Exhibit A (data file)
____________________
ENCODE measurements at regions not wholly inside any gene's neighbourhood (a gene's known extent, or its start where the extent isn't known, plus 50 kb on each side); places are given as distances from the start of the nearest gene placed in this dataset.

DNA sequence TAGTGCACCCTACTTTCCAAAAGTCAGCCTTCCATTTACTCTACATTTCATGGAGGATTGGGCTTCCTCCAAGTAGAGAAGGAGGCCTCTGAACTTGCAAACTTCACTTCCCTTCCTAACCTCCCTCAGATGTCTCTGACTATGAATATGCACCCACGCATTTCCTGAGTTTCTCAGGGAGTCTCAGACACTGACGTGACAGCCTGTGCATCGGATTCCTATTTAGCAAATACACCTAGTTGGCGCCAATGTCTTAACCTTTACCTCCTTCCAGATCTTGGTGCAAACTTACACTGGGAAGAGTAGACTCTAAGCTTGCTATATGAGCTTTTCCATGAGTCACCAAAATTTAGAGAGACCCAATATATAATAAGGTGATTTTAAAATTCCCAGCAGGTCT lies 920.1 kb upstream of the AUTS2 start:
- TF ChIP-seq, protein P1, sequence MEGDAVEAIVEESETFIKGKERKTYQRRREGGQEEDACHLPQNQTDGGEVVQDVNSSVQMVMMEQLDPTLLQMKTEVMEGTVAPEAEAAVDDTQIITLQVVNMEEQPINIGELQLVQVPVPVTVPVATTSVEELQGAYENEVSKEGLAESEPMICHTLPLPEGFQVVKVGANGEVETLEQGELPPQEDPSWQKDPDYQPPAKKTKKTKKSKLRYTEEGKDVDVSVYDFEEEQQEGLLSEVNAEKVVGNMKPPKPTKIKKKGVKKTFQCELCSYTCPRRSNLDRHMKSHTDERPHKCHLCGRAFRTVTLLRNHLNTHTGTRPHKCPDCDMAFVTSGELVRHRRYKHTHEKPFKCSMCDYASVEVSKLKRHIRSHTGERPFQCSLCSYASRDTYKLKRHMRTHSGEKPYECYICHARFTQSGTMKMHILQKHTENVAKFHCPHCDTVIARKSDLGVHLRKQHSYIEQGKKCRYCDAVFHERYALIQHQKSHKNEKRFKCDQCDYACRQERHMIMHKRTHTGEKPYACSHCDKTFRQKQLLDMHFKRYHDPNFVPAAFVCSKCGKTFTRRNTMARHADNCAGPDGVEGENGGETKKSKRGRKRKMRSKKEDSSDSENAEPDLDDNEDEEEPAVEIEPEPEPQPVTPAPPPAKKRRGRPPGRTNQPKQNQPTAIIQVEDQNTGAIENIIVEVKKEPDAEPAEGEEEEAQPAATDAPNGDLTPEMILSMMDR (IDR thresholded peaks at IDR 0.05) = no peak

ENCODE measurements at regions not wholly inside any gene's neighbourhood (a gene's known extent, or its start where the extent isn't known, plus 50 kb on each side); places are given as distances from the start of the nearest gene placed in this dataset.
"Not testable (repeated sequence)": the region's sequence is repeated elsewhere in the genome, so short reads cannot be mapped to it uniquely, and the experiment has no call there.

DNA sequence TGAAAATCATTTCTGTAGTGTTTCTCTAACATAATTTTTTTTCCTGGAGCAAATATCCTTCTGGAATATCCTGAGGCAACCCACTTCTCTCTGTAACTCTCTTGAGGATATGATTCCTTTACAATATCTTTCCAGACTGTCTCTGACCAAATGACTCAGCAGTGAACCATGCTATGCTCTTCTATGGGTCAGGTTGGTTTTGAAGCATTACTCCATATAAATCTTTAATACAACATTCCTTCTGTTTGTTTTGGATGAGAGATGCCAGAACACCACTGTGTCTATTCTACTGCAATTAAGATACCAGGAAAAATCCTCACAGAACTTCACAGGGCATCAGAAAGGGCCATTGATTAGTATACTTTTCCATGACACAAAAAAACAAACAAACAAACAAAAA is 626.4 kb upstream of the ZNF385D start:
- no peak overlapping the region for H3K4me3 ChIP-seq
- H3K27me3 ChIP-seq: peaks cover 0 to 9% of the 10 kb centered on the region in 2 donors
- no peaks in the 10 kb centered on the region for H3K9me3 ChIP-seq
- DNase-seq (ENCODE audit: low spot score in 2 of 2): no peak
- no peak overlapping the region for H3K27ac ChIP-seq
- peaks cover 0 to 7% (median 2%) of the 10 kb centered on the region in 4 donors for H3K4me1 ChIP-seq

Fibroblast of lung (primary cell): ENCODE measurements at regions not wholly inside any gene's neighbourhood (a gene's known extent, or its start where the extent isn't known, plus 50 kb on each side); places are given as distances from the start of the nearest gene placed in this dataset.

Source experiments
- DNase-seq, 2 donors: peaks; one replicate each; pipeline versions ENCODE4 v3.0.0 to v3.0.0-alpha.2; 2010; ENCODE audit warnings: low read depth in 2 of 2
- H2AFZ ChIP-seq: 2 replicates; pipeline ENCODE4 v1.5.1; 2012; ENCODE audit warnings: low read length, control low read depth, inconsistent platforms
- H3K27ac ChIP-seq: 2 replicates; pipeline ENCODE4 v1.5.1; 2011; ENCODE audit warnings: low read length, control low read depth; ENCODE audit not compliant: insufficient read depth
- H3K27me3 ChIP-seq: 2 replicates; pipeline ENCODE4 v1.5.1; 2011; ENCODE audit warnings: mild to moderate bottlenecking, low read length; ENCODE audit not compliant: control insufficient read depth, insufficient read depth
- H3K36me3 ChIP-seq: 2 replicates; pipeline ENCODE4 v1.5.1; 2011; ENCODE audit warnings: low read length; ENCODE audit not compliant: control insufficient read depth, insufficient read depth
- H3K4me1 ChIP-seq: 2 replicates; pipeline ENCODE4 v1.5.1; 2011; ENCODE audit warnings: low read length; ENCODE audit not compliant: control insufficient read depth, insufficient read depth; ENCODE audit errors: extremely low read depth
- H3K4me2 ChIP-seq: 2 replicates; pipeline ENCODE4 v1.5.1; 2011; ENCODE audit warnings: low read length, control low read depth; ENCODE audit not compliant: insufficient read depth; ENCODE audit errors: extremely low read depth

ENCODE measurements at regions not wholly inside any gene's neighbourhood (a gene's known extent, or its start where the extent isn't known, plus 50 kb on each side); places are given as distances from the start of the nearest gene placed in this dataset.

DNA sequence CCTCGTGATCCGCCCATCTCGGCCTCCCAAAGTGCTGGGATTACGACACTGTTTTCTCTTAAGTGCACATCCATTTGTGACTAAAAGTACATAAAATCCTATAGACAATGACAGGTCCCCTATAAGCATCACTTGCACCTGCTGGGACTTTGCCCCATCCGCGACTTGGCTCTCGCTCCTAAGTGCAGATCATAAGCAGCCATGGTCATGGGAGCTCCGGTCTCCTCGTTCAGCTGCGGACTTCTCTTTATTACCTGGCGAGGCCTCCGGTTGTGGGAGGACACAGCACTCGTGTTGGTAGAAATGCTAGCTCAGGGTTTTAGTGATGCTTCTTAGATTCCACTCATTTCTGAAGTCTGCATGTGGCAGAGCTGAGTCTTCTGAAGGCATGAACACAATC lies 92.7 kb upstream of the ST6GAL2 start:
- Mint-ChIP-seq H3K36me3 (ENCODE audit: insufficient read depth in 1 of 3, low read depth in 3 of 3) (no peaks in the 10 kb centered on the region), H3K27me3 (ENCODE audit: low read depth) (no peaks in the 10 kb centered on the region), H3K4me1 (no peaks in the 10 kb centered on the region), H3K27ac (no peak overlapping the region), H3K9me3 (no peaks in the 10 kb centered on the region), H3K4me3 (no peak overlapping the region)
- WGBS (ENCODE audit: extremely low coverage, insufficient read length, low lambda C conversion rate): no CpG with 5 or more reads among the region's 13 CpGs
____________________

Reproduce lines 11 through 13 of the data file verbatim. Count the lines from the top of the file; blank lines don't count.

- no peak overlapping the region for H3K27ac ChIP-seq
- peaks cover 0 to 7% (median 2%) of the 10 kb centered on the region in 4 donors for H3K4me1 ChIP-seq

Fibroblast of lung (primary cell): ENCODE measurements at regions not wholly inside any gene's neighbourhood (a gene's known extent, or its start where the extent isn't known, plus 50 kb on each side); places are given as distances from the start of the nearest gene placed in this dataset.